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Thursday, October 29, 2020
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CATEGORY

Public Lecture

“The last King of Jaffna was a Sinhalese Buddhist” Lecture by H. D. L. Mahindapala 13th February 2017, Royal Asiatic Society of Sri Lanka

History records King Sankilli II as the last Tamil King of Jaffna whose defeat at the hands of the Portuguese in 1619 lead to the annexation of the Kingdom of Jaffna to Portugal. But a closer examination of historical facts proves otherwise. History states that the invasion of Jaffna by King Senerath of Kandy in 1629 as the last battle for the Jaffna Kingdom from which the Portuguese had to wrestle it back.

The Power of Museums

Dr. Karen Lee: Curator from the Smithsonian MuseumThe transcript of the public lecturer deliver by Dr. Karen Lee at the National Museum, Colombo on...

Iron Age (2300+/- 200yrsB.P) Human Settlers of Prehistoric Port City of Adichanallur, Tamil Nadu, India

  All are welcome Iron Age (2300 /- 200yrsB.P) Human Settlers of Prehistoric Port City of Adichanallur, Tamil Nadu, India G. Pathmanathan, Raghavan Pathmanathan and T. Satyomorthy   nleft"...

Digitally recreating ancient Anuradhapura: A case study of Jethavanaramaya

cell phone spy software Digitally recreating ancient Anuradhapura: A case study of Jethavanaramaya By Prasad Samarajiva, Chandima Ambanvala and Anuradha Piyadasa on Monday, 25th APRIL 2011 at...

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Book Review: Anubudhu Mihindu Mahimi – Mihindhu High Priest-The Second Buddha

Anubudhu Mihidhu Mahahimi is a much-awaited biography on the Arahath Mahinda who was instrumental in introducing Buddhism to our island.

Annaikoṭṭai Seal: Is it Tamil Brāhmī? – By Prasad Fonseka

A team of researchers from the Jaffna University launched archaeological excavation of a megalithic burial site at Annaikoṭṭai in Jaffna Peninsula which commenced in 1980. In 1981 the discoverer of a steatite seal with a Brāhmī inscription and some other symbols was a significant milestone. The first attempt to decipher was done by Dr Kartigesu Indrapala of the Jaffna University. His reading was kovetem, which denotes the chief or king. However, overall it was considered as a Tamil Inscription and furthermore a Tamil Brāhmī inscription.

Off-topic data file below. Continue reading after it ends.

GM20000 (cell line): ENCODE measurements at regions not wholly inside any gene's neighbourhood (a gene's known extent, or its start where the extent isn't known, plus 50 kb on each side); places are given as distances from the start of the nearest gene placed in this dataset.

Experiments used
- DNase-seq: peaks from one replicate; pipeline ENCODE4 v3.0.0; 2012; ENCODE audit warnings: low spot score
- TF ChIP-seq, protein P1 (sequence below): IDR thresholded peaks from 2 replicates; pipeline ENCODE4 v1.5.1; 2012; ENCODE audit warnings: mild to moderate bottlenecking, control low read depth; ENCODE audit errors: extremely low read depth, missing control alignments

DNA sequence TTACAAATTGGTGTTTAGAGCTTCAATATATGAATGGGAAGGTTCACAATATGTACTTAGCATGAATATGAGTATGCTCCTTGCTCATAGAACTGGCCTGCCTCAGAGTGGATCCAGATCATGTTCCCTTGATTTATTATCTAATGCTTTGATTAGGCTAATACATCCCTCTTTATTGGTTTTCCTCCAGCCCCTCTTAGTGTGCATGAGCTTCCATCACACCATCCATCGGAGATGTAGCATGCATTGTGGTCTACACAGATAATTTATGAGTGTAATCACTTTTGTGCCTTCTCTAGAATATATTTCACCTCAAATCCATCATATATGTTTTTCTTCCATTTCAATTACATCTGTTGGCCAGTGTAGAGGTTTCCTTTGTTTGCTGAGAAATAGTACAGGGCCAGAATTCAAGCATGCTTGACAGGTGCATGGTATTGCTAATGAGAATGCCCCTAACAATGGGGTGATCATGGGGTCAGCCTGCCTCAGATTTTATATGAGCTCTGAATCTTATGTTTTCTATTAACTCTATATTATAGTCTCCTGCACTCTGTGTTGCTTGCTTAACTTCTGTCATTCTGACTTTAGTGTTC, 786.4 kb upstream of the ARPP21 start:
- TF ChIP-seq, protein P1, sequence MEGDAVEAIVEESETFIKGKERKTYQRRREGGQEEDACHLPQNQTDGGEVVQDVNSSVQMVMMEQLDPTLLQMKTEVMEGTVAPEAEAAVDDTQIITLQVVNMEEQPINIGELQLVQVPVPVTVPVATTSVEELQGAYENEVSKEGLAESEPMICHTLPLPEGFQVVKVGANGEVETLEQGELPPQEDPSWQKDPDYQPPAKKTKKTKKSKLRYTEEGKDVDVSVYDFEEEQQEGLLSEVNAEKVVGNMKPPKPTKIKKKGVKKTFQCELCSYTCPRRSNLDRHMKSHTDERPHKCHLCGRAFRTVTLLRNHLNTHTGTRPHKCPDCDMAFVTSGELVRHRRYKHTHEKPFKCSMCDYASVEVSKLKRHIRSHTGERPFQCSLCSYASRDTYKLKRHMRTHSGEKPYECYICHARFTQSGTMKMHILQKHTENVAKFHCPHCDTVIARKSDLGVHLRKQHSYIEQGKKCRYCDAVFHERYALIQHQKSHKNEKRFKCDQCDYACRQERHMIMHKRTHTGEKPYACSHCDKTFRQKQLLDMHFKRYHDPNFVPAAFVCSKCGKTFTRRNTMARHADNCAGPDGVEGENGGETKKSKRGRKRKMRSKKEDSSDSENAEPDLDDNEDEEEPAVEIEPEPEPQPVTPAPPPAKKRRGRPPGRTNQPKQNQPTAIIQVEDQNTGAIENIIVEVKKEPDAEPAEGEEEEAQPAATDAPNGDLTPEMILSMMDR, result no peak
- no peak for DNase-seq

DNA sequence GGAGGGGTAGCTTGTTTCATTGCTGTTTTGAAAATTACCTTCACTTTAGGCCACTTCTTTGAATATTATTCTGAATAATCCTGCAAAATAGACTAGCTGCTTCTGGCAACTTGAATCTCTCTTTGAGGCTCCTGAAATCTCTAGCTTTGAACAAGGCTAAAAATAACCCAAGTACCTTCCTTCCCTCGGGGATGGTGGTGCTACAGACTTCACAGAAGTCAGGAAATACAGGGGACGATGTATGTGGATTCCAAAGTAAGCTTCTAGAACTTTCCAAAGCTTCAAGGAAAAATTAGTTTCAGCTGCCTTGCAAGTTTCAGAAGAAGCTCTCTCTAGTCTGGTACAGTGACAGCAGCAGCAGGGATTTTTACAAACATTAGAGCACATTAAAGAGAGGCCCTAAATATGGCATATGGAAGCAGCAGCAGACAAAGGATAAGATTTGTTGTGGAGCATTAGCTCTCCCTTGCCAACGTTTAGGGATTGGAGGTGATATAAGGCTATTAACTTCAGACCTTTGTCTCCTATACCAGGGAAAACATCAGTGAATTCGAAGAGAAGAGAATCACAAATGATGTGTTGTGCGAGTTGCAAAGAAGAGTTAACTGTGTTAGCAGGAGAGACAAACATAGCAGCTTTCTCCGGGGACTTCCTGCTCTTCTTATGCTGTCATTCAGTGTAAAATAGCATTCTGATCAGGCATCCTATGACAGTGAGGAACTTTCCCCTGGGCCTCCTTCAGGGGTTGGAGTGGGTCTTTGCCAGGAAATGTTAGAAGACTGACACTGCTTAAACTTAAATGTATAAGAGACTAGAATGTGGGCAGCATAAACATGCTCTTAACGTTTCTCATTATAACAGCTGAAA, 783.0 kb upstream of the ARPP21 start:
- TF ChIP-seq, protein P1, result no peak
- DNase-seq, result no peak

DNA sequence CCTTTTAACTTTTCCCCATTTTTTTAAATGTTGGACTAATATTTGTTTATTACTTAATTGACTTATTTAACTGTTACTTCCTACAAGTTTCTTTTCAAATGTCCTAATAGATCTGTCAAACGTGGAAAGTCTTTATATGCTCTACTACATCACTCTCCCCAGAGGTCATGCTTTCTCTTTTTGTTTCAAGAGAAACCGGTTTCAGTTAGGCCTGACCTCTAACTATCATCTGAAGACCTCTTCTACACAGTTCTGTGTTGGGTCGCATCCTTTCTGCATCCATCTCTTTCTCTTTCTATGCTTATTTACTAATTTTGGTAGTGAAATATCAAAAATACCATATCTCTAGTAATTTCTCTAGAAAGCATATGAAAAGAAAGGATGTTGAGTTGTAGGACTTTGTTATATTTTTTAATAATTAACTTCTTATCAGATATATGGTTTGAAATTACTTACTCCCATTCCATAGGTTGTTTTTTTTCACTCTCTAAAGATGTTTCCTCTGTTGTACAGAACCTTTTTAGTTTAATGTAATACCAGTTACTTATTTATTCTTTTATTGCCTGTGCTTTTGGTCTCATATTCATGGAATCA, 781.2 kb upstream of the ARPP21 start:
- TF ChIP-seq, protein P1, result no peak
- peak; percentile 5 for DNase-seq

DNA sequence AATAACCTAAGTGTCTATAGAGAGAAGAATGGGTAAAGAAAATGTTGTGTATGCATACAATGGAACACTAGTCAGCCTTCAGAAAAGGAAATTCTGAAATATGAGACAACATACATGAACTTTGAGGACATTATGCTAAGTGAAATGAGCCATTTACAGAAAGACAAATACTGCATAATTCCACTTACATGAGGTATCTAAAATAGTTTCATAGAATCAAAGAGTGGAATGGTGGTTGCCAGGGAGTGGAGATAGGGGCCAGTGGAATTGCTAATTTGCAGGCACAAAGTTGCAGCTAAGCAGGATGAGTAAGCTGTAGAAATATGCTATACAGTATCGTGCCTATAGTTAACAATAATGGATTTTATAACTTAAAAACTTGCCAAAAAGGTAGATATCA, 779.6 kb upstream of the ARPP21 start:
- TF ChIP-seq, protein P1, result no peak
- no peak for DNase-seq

Fortifications and the Landscape: A GIS Inventory and Mapping of Kandyan and Dutch Fortifications in Sri Lanka

Fortifications and the Landscape: A GIS Inventory and Mapping of Kandyan and Dutch Fortifications in Sri Lanka Extended Abstract H.M. Chryshane Mendis Master’s thesis MA Landscape and Heritage...

In loving memory of Dr. Roland Silva, a pillar of Sri Lankan Archaeology

Deshamanya Vidya Jyothi Dr. Roland Silva is one of the foremost Asian experts in the conservation of historical monuments and sites and one of Sri Lanka’s most prominent archaeologists. He was the former Commissioner of Archaeology (1983-1990) and the Founder Director General of the Central Cultural Fund that implemented the UNESCO-Sri Lanka Project of the Cultural Triangle, former Chancellor of the University of Moratuwa, former President of the World Body of Conservators, the first international president of ICOMOS (International Council on Monuments and Sites) from Asia (1990-1999) and UNESCO Chair and the founder President of The National Trust Sri Lanka.

New Light on The Decline of Polonnaruwa (1196-1215): The Tamil Pillar Inscription from Rankot Vihara

The Tamil Pillar Inscription at the premises of the Rankot Vihara was discovered during the course of an archaeological survey conducted by the Cultural...
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